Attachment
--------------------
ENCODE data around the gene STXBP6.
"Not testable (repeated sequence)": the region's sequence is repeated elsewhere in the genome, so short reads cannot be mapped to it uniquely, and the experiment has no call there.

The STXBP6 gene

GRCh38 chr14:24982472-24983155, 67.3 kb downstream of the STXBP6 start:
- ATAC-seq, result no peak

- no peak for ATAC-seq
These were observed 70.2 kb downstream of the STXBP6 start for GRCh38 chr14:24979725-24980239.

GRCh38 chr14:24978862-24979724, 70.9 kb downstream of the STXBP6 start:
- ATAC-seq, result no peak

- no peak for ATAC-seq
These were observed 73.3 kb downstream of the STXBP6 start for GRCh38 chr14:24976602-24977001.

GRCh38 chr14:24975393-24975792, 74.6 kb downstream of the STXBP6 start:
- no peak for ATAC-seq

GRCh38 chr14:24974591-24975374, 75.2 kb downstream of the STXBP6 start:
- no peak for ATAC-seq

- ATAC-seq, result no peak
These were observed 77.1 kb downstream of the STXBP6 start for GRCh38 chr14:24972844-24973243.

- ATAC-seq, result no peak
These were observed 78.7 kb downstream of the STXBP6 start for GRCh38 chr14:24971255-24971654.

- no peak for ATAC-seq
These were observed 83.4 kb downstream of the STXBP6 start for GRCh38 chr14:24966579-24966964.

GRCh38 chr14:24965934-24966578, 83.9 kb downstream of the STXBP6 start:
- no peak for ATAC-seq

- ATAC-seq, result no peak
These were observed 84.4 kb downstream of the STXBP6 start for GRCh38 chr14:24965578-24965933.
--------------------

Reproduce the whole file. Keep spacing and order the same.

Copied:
ENCODE data around the gene STXBP6.
"Not testable (repeated sequence)": the region's sequence is repeated elsewhere in the genome, so short reads cannot be mapped to it uniquely, and the experiment has no call there.

The STXBP6 gene

GRCh38 chr14:24982472-24983155, 67.3 kb downstream of the STXBP6 start:
- ATAC-seq, result no peak

- no peak for ATAC-seq
These were observed 70.2 kb downstream of the STXBP6 start for GRCh38 chr14:24979725-24980239.

GRCh38 chr14:24978862-24979724, 70.9 kb downstream of the STXBP6 start:
- ATAC-seq, result no peak

- no peak for ATAC-seq
These were observed 73.3 kb downstream of the STXBP6 start for GRCh38 chr14:24976602-24977001.

GRCh38 chr14:24975393-24975792, 74.6 kb downstream of the STXBP6 start:
- no peak for ATAC-seq

GRCh38 chr14:24974591-24975374, 75.2 kb downstream of the STXBP6 start:
- no peak for ATAC-seq

- ATAC-seq, result no peak
These were observed 77.1 kb downstream of the STXBP6 start for GRCh38 chr14:24972844-24973243.

- ATAC-seq, result no peak
These were observed 78.7 kb downstream of the STXBP6 start for GRCh38 chr14:24971255-24971654.

- no peak for ATAC-seq
These were observed 83.4 kb downstream of the STXBP6 start for GRCh38 chr14:24966579-24966964.

GRCh38 chr14:24965934-24966578, 83.9 kb downstream of the STXBP6 start:
- no peak for ATAC-seq

- ATAC-seq, result no peak
These were observed 84.4 kb downstream of the STXBP6 start for GRCh38 chr14:24965578-24965933.